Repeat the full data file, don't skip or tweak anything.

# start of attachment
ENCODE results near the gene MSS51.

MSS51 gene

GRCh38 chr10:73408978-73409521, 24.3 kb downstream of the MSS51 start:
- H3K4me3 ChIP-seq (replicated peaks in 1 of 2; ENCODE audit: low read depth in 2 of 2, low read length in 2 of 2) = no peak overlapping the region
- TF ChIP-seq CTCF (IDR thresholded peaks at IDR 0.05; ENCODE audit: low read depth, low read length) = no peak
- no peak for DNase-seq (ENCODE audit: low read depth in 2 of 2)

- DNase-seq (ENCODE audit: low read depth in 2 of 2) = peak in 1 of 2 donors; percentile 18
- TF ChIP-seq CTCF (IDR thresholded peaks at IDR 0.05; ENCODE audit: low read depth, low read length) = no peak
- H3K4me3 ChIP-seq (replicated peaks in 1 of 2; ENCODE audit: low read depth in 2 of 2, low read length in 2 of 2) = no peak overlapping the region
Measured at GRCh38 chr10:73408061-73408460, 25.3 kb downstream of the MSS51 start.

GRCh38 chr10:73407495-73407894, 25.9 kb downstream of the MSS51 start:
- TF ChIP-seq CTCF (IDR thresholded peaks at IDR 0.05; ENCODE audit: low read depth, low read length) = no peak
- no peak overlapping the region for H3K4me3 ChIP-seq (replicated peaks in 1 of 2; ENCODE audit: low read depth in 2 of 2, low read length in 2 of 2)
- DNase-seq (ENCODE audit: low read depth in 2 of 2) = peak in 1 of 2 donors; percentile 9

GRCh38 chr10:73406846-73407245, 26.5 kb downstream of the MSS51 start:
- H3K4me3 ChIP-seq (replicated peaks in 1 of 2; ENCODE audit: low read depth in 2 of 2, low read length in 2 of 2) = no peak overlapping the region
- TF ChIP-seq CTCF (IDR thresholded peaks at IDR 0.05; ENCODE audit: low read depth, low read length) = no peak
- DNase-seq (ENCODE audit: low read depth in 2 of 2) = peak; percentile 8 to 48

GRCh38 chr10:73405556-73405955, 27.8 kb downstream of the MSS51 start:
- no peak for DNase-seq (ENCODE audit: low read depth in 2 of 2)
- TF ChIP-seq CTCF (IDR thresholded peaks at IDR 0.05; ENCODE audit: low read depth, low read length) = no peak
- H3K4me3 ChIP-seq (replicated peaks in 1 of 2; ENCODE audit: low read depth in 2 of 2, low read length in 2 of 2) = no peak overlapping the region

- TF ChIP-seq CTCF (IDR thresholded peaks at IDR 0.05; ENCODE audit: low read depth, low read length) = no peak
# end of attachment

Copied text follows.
ENCODE results near the gene MSS51.

MSS51 gene

GRCh38 chr10:73408978-73409521, 24.3 kb downstream of the MSS51 start:
- H3K4me3 ChIP-seq (replicated peaks in 1 of 2; ENCODE audit: low read depth in 2 of 2, low read length in 2 of 2) = no peak overlapping the region
- TF ChIP-seq CTCF (IDR thresholded peaks at IDR 0.05; ENCODE audit: low read depth, low read length) = no peak
- no peak for DNase-seq (ENCODE audit: low read depth in 2 of 2)

- DNase-seq (ENCODE audit: low read depth in 2 of 2) = peak in 1 of 2 donors; percentile 18
- TF ChIP-seq CTCF (IDR thresholded peaks at IDR 0.05; ENCODE audit: low read depth, low read length) = no peak
- H3K4me3 ChIP-seq (replicated peaks in 1 of 2; ENCODE audit: low read depth in 2 of 2, low read length in 2 of 2) = no peak overlapping the region
Measured at GRCh38 chr10:73408061-73408460, 25.3 kb downstream of the MSS51 start.

GRCh38 chr10:73407495-73407894, 25.9 kb downstream of the MSS51 start:
- TF ChIP-seq CTCF (IDR thresholded peaks at IDR 0.05; ENCODE audit: low read depth, low read length) = no peak
- no peak overlapping the region for H3K4me3 ChIP-seq (replicated peaks in 1 of 2; ENCODE audit: low read depth in 2 of 2, low read length in 2 of 2)
- DNase-seq (ENCODE audit: low read depth in 2 of 2) = peak in 1 of 2 donors; percentile 9

GRCh38 chr10:73406846-73407245, 26.5 kb downstream of the MSS51 start:
- H3K4me3 ChIP-seq (replicated peaks in 1 of 2; ENCODE audit: low read depth in 2 of 2, low read length in 2 of 2) = no peak overlapping the region
- TF ChIP-seq CTCF (IDR thresholded peaks at IDR 0.05; ENCODE audit: low read depth, low read length) = no peak
- DNase-seq (ENCODE audit: low read depth in 2 of 2) = peak; percentile 8 to 48

GRCh38 chr10:73405556-73405955, 27.8 kb downstream of the MSS51 start:
- no peak for DNase-seq (ENCODE audit: low read depth in 2 of 2)
- TF ChIP-seq CTCF (IDR thresholded peaks at IDR 0.05; ENCODE audit: low read depth, low read length) = no peak
- H3K4me3 ChIP-seq (replicated peaks in 1 of 2; ENCODE audit: low read depth in 2 of 2, low read length in 2 of 2) = no peak overlapping the region

- TF ChIP-seq CTCF (IDR thresholded peaks at IDR 0.05; ENCODE audit: low read depth, low read length) = no peak